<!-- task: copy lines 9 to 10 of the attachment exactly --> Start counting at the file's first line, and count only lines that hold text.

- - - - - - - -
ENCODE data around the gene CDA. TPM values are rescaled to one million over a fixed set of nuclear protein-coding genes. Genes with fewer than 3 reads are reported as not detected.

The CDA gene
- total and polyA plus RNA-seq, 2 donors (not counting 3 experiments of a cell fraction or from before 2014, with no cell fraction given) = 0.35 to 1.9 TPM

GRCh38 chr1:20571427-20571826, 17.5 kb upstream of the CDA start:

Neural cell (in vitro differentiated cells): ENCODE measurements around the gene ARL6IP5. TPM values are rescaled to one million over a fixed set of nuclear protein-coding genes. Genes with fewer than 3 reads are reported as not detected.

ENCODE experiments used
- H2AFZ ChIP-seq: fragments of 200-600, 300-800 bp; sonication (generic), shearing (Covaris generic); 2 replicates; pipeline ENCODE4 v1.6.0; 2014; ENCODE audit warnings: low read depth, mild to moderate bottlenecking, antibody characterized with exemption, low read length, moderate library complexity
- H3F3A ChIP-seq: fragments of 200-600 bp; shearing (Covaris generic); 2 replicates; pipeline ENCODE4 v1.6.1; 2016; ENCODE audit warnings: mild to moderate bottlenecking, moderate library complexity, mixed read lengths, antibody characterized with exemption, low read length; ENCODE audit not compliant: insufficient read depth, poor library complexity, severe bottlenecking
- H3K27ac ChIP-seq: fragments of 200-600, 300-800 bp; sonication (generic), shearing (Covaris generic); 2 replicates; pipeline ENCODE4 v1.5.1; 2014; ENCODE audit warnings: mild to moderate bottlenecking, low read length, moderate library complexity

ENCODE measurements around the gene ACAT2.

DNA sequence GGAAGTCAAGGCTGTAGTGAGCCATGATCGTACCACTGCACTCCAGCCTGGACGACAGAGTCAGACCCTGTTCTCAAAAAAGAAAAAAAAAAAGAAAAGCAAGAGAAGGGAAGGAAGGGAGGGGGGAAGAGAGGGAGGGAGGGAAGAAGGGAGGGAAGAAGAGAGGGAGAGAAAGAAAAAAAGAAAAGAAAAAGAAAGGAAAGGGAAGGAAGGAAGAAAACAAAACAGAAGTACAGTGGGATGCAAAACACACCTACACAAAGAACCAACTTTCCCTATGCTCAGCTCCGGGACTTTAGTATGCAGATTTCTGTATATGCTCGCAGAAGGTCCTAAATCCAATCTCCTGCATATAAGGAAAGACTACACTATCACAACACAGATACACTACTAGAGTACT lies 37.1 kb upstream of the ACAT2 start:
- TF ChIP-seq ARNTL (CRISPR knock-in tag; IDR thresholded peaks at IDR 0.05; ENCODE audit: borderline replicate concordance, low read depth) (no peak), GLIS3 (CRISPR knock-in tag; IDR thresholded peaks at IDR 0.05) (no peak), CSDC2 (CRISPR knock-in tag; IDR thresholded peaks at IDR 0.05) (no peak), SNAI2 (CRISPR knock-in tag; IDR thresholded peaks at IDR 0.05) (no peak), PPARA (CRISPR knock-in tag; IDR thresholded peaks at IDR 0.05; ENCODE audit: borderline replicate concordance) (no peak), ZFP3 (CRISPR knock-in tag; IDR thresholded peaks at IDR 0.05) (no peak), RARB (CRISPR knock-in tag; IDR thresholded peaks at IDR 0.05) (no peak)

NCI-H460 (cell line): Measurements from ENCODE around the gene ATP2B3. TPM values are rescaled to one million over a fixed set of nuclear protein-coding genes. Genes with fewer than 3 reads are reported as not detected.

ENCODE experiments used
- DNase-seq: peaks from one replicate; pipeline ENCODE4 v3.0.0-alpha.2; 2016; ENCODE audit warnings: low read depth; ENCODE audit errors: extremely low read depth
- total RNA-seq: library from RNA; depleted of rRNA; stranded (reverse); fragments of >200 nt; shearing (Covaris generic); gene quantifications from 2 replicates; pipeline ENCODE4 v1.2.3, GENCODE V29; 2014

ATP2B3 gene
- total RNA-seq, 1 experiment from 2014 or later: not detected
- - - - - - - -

- H3K27ac ChIP-seq: fragments of 200-600, 300-800 bp; sonication (generic), shearing (Covaris generic); 2 replicates; pipeline ENCODE4 v1.5.1; 2014; ENCODE audit warnings: mild to moderate bottlenecking, low read length, moderate library complexity

ENCODE measurements around the gene ACAT2.